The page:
Who Crucified Jesus?
When it comes to the old cost-versus-benefit problem, God first put himself to the test. He willed the death of his own Son, but he took no delight in the actual agony. God planned it, but Satan was the instigator.
Think of the treason, torture, death, and murder that led up to Christ’s crucifixion. How could those awful things be God’s will? Yet Judas Iscariot and the whole bunch, including the Romans who nailed Jesus to the tree, did “whatever [God’s] hand and [God’s] plan had predestined to take place” (Acts 4:28).
So, God as much as said to everyone who screamed for Christ’s crucifixion, “Okay, so you guys want to sin? When you do, I’ll make certain you do it in a way that maintains your guilt, yet performs my will!” In short, God steered their devilish scheme to serve his own marvelous ends. A divine plan that would bring good to his people and maximum glory for himself.
“And the glorious plan that was worth the horrible cost of the cross was,” Steve said quietly, “salvation for a world of sinners.” I would soon learn how suffering and sin are related.
Defeating Evil with Evil
“Joni, he cares about your afflictions, but they are merely symptoms of a deeper problem. God cares less about making you comfortable, and more about teaching you to hate your transgressions and to grow up spiritually to love him.
“In other words, God lets you feel much of sin’s sting through suffering, while you are heading for heaven. And it should constantly remind you of what you are being delivered from. So, one form of evil, your pain and paralysis, is turned on its head to defeat another form of evil, and that is your bitterness, resentments, anxieties, fears, and I could go on — all to the praise of God’s wisdom.”
It was becoming clearer. God permitted what he hated on the hill of Calvary to accomplish what he loved — my salvation and his honor in saving me. So, Satan ended up slitting his own throat, because the world’s worst murder became the world’s only salvation.
Suffering for the Rest of Them
“Joni, this perfectly parallels your life,” Steve said. “God permitted what he hated — your spinal cord injury — to accomplish what he loves, and that is ‘Christ in you, the hope of glory’” (Colossians 1:27).
“But it doesn’t stop with you,” Steve reminded me. “Just as Christ had to suffer to reach a lost world, you too will learn to suffer for the sake of others. It’s no secret. He wants your afflictions to be a platform to win others to Christ.” My story, then, is much like the story of Joseph and his wicked brothers.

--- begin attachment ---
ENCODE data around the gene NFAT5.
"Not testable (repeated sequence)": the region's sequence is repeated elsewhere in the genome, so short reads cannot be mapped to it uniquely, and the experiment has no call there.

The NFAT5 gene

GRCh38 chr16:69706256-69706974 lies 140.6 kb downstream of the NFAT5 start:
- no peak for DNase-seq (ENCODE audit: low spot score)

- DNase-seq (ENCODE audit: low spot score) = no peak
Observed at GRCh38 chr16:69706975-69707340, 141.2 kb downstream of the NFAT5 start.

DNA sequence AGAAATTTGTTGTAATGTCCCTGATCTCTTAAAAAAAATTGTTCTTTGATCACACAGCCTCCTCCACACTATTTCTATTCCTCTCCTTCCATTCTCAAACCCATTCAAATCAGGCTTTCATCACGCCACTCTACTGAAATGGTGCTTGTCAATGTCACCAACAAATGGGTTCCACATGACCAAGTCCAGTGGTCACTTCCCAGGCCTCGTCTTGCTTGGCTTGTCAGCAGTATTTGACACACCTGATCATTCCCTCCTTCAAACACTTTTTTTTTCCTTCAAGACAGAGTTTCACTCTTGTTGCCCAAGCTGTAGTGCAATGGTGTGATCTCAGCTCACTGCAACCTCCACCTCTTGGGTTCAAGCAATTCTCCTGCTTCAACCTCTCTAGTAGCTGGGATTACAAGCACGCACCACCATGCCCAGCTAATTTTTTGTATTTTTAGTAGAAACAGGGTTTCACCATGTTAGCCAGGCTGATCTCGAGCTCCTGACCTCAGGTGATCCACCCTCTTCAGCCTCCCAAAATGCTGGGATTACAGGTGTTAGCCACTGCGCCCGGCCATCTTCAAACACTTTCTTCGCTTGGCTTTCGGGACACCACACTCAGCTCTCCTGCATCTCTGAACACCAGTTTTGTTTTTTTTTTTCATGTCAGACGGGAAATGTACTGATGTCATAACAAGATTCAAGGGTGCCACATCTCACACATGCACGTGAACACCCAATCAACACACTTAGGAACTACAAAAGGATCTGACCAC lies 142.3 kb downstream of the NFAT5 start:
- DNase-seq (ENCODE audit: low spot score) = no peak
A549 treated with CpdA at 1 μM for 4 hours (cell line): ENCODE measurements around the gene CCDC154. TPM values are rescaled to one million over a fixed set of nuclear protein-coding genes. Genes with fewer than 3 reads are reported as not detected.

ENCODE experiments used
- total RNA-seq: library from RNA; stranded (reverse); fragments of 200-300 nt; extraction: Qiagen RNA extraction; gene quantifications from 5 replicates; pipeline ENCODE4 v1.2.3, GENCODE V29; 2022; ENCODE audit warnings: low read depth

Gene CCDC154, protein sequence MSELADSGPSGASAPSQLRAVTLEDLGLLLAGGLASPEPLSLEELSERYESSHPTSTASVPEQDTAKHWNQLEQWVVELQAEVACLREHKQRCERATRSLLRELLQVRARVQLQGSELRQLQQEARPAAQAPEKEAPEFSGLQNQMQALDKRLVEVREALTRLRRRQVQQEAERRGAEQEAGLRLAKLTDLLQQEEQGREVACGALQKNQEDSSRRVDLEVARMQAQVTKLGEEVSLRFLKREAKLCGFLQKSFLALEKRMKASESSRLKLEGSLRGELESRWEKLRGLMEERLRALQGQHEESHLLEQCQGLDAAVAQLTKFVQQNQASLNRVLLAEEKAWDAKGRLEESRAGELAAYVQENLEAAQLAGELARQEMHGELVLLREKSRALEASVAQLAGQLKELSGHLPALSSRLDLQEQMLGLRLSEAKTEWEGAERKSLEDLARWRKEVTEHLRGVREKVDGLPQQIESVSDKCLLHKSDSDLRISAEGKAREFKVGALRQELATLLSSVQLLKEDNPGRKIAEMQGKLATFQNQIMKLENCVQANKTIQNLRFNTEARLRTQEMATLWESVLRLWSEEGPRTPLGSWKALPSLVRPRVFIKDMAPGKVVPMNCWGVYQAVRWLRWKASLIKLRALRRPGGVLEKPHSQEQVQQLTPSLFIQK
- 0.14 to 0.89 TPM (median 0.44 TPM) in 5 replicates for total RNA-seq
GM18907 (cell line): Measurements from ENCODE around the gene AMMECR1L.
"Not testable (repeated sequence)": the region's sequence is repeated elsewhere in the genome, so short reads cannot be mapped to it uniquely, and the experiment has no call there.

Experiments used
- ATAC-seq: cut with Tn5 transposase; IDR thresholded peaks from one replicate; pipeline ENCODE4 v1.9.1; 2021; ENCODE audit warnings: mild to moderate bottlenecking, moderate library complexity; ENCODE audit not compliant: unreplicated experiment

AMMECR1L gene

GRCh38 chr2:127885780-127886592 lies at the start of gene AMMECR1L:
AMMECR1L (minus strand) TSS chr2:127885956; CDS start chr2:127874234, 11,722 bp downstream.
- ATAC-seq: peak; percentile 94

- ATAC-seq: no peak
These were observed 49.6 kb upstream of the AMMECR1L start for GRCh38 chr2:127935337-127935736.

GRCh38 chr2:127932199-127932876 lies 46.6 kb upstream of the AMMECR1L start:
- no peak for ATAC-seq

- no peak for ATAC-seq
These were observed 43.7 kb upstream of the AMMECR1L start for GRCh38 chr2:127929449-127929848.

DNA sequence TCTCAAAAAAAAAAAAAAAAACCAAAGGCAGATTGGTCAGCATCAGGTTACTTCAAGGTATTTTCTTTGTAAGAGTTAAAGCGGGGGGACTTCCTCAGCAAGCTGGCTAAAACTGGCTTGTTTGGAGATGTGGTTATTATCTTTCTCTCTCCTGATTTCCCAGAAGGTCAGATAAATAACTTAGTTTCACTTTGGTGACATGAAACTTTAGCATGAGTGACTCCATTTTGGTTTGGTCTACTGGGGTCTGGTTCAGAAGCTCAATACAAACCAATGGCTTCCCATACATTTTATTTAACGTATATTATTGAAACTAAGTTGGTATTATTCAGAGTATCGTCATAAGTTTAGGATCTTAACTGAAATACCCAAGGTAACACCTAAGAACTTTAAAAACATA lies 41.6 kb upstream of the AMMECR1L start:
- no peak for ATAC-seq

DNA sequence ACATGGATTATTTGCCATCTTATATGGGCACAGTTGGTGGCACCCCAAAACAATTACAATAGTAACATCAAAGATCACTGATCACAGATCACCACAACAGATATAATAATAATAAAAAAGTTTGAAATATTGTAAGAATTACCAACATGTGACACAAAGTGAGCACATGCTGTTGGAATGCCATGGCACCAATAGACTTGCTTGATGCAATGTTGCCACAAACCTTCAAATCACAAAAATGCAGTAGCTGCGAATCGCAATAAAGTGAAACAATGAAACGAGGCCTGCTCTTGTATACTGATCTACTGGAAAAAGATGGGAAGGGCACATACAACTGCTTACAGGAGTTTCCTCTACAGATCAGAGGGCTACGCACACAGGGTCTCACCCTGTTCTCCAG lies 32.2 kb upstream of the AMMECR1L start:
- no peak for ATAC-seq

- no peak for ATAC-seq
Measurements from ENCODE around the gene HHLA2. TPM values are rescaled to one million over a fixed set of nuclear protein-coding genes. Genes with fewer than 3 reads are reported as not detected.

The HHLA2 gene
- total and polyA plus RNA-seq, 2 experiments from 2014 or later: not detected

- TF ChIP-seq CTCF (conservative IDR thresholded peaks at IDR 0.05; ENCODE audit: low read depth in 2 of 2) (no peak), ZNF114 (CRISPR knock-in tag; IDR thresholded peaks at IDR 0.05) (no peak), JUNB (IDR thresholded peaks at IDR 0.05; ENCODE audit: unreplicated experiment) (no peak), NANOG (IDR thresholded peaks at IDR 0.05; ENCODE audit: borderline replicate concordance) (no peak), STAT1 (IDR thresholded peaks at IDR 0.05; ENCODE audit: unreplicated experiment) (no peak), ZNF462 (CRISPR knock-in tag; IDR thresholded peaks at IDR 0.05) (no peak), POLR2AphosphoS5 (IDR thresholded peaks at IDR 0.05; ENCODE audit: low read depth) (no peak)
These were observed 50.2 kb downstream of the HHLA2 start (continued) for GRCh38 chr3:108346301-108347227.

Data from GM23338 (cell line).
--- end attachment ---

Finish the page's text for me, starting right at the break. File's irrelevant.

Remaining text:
Joseph flat-out said to them in Genesis 50:20, “You meant evil against me, but God meant it for good, to bring it about that many people should be kept alive, as they are today.” Yes, God permitted my hateful paralysis, but his love goes far beyond Christ in me. He wants others to experience Christ in them, their hope of glory!
Fifty Years Later
It has been over fifty years since that summer when I spent so many nights with Steve by the family table. He is now senior pastor at Brick Lane Community Church in Pennsylvania, while I am a “Joseph” being used of God at Joni and Friends to save lives by telling people with disabilities the good news.
People are sometimes mystified by my joy, especially since I now deal with chronic pain. But God shares his joy on his terms, and those terms call for us, in some measure, to endure suffering, as did his precious Son. But that’s okay. For when I hold fast to God’s grace in my afflictions, the joy he gives tops everything. It’s how my so-called hateful paralysis now makes me so happy.
Yet nowhere near as happy as I will be in heaven. “For this light momentary affliction is preparing for us an eternal weight of glory beyond all comparison” (2 Corinthians 4:17).
“God will exponentially atone for every tear, and will abundantly reward us for every hurt.”
True, God permits awful things, but (to paraphrase Dorothy Sayers) something so grand and glorious is going to happen in the world’s finale that it will more than suffice for every pain we experienced on this planet. God will exponentially make up for every tear (Psalm 56:8), and will abundantly reward us for every hurt (Romans 8:18). Best of all, God will make plain the mysterious ways of his will.
Has Horrible Happened to You?
So, I pass these ten words to you: “God permits what he hates to accomplish what he loves.” If you are struggling as I once did, trying to understand how a good God could allow horrible things to happen in your life, let me jump off the cliff here.
God’s decrees have allowed your afflictions. I don’t know why, but if you will trust him instead of fighting him, you will find out why — if not in this life, then in the next. He permitted your hardships, and perhaps I’m here to help you unravel the beautiful riddle that will bless your life, enrich others, bring maximum glory to your Savior, and make your heavenly estate more joyful than you can now imagine.